You have approximately a billion compatriots who do not think that the religions they follow are “scorpions”. They share your “house” with you but do not claim monopoly over the “house”. A large number of them are working as ex-patriots, in the same “neighbour’s house” and sending remittances home, thus contributing to the economy of “your house”.

    I hope you can “understand this more easily through a simple household analogy”. Since you are a committed follower of the “Free India from these quislings” Religion, I suggest you take your evangelism to a thread that focuses on the doctrines of this newly born faith.

  18. Bin Ismail

    silk router:

    Please take the Silk Route – northwards.

    Bon voyage.

  19. Vajra


    In the (understandable) enthusiasm to squash our latest bigot of your last post, I am afraid a small solecism occurs, which could lead to raised blood pressure.

    May I point out that in the phrase A large number of them are working as ex-patriots, it reads more gracefully if we were to understand that you intended to write expatriate. The difference is between those who have lost their confidence and their loyalty to their country (ex-patriot), and those who are resident abroad, either for work or for pleasure or for any other reason (expatriate).

    I am sure that in your hot pursuit of Silk Router, you did not intend to tease other Indians with an insinuation that Indian Muslims working in the Gulf or in Arabia are ipso facto disloyal to India.

  20. Khullat


    Thankyou. I, most certainly meant “expatriate” but when you’re engaged in a dialogue with silk router, you are at times left with no choice but sarcasm. That’s why I wrote “ex-patriot” – anticipating that he would get the message.


  21. Khullat

    @ Vajra

    Indian Muslims or Hindus, or Pakistanis working in the Middle East, are by no means “ex-patriots” in the literal or for that matter any sense. Not at all. The reason I had to use this otherwise blood-pressure-raising-PUN was that Silk Router strongly advocates, as evident from his posts on other threads as well, that whatever is indigenous is good and whatever is alien is inherently bad.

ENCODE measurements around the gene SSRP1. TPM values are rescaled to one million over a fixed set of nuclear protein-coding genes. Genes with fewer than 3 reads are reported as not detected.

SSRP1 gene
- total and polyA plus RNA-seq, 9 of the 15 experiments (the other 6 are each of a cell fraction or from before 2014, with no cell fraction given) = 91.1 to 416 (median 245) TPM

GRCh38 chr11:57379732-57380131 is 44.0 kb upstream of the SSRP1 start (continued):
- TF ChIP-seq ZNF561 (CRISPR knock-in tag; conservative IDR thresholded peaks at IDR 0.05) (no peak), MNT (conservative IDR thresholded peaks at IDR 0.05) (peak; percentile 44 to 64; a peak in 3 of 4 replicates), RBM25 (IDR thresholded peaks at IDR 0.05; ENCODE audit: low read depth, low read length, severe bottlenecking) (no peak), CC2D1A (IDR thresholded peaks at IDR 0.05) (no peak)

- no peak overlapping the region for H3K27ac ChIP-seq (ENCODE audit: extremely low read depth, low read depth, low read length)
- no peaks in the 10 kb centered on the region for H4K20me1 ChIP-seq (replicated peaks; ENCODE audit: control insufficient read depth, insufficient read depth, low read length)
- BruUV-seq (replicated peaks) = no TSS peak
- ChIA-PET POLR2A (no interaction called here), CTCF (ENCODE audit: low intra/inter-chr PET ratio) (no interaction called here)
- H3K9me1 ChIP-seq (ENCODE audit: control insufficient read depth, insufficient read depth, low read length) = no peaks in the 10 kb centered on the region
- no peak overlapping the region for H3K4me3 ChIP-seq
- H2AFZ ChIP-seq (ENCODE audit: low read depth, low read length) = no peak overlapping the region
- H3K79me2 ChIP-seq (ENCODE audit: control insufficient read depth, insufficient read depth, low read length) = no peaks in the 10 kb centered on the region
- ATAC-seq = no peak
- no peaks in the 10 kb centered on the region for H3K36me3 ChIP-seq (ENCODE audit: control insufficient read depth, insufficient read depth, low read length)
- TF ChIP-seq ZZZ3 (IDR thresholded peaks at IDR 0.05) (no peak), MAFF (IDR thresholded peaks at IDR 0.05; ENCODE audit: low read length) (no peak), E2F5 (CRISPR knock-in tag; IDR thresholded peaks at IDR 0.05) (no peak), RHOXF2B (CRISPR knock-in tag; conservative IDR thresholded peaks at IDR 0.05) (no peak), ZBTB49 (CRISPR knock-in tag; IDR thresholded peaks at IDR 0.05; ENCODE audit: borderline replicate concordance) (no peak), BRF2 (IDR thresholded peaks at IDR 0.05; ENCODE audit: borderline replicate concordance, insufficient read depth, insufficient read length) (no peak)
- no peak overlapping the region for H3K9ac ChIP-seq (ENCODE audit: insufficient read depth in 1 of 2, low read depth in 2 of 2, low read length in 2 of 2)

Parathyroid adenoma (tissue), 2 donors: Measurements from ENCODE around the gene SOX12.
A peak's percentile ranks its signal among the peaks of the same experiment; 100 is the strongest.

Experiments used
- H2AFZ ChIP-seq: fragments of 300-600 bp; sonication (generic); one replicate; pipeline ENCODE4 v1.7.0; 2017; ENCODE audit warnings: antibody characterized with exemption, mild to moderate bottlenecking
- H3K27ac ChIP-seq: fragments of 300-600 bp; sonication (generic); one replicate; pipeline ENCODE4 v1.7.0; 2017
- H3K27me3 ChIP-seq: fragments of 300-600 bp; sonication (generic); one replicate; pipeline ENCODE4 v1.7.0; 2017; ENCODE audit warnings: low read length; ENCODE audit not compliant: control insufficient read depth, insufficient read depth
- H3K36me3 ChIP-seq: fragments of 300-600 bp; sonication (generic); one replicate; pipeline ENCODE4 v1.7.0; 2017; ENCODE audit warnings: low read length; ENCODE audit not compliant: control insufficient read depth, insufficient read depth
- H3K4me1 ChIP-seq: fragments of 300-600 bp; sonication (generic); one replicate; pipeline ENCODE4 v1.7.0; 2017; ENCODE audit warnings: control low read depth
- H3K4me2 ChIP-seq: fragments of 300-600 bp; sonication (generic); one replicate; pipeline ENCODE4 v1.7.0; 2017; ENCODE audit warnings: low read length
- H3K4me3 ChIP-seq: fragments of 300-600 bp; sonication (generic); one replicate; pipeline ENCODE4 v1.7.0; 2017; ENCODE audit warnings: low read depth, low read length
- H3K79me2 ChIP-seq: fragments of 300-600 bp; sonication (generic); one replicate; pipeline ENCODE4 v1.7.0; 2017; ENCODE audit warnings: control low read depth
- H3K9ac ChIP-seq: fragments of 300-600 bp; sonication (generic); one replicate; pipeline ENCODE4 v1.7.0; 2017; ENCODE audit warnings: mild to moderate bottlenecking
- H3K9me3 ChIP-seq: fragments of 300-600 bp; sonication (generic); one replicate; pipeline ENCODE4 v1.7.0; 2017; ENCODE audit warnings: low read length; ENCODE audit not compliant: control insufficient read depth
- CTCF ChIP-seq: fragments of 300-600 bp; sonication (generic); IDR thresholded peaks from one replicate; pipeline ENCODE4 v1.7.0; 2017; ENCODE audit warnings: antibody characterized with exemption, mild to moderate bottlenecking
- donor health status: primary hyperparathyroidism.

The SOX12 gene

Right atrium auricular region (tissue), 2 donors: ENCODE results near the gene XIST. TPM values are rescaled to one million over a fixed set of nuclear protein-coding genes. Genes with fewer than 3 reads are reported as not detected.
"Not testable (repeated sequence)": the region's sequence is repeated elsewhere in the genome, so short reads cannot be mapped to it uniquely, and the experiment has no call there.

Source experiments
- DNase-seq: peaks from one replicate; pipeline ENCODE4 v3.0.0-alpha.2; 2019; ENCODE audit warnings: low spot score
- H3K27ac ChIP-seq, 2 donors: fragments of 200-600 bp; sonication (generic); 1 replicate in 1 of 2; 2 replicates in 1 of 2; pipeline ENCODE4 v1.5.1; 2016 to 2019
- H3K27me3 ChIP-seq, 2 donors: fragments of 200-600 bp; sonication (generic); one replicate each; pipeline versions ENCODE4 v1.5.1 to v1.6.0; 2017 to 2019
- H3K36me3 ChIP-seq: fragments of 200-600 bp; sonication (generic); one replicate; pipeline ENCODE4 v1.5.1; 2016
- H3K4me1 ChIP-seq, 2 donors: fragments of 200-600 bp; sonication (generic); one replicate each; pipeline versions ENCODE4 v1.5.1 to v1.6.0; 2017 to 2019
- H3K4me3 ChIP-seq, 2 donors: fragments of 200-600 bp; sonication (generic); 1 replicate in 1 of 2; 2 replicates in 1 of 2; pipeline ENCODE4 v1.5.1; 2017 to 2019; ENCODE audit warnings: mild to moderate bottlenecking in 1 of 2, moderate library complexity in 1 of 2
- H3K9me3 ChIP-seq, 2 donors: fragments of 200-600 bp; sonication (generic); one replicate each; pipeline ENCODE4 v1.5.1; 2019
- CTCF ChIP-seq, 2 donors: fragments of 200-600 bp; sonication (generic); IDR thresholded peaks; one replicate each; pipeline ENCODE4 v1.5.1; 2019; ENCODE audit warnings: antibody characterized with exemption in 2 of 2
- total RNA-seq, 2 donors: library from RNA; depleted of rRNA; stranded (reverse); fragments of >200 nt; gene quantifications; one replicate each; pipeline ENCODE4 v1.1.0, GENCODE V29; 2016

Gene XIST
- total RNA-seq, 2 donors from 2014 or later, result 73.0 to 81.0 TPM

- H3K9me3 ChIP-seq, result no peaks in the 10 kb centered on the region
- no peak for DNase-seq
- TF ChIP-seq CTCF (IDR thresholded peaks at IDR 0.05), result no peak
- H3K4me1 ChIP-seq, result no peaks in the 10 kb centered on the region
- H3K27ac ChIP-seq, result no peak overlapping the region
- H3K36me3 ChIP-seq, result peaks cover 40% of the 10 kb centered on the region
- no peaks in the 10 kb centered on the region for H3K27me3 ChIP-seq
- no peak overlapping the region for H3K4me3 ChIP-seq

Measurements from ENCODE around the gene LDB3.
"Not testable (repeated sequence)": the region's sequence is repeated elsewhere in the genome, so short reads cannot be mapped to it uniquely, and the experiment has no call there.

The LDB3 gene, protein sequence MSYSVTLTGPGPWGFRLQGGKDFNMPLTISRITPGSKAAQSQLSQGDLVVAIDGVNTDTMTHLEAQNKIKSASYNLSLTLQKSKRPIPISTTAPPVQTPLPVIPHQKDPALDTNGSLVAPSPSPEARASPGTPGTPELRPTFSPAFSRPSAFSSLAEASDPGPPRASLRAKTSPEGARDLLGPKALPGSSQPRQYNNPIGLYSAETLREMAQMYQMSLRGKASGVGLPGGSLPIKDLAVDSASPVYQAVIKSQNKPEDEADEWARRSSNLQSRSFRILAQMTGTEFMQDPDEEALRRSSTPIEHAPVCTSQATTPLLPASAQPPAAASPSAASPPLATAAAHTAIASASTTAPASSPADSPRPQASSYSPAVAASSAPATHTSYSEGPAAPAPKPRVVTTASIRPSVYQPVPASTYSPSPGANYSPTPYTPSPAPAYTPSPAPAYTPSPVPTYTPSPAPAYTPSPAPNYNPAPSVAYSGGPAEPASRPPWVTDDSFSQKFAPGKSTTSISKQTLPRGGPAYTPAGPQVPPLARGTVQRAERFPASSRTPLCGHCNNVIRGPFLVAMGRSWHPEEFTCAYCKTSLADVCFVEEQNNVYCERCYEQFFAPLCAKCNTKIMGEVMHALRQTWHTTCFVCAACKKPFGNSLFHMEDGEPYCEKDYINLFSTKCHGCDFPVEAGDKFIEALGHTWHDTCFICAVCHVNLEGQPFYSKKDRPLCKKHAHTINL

I suppose my sarcasm faltered. I should have said: “A large number of them are working as ex-patriots [and heretics], in the same “neighbour’s house” and sending remittances home, thus contributing to the economy of “your house”.

  22. Vajra


    Oops! Completely missed the sarcasm. 😦

    I am embarrassed; just goes to show what caffeine deprivation for over four hours can do. Or maybe if I pleaded the extraordinary effect on an already hypertensive system of Silk Router as an extenuating circumstance, you might ignore my pompous little lecture! 🙂

  23. Khullat

    @ Vajra

    Sorry for the embarrassment caused by my clarification. This reminds me of an Urdu proverb:

    “Uzr-e gunaah badtar az gunaah”.A casual English rendering would be ” The extenuation was worse than the sin”.

    I am quite certain, you had absolutely no difficulty in catching my sarcasm inspite of caffeine deprivation. In a discussion that commences with Shahbaz Sharif’s justice and culminates in how alien faiths and ETs should be viewed, unending detours tend become inevitable.

    Thoroughly enjoyed your wit.


  24. Bin Ismail

    @Khulllat, @ Vajra

    You have to give the credit to silk router for being the prime mover of this interesting dialogue between the two of you. I hope he doesn’t get carried away by my compliments to return to join us.

    By the way, I found this definition novel: An “Ex-patriot” is an expatriate who has, moved to Arabia.

    Wither the original debate?

  25. Vajra

    @Bin Ismail

    1. Honestly speaking, these exchanges with Khullat and you are far more palatable than chasing a sewer rat through the mire. Do you blame me for concentrating on your views and on Khullat’s in preference to the other? Or, for that matter, other than Khullat’s and your posts, on the occasional illuminating intervention by one of the senior people on board?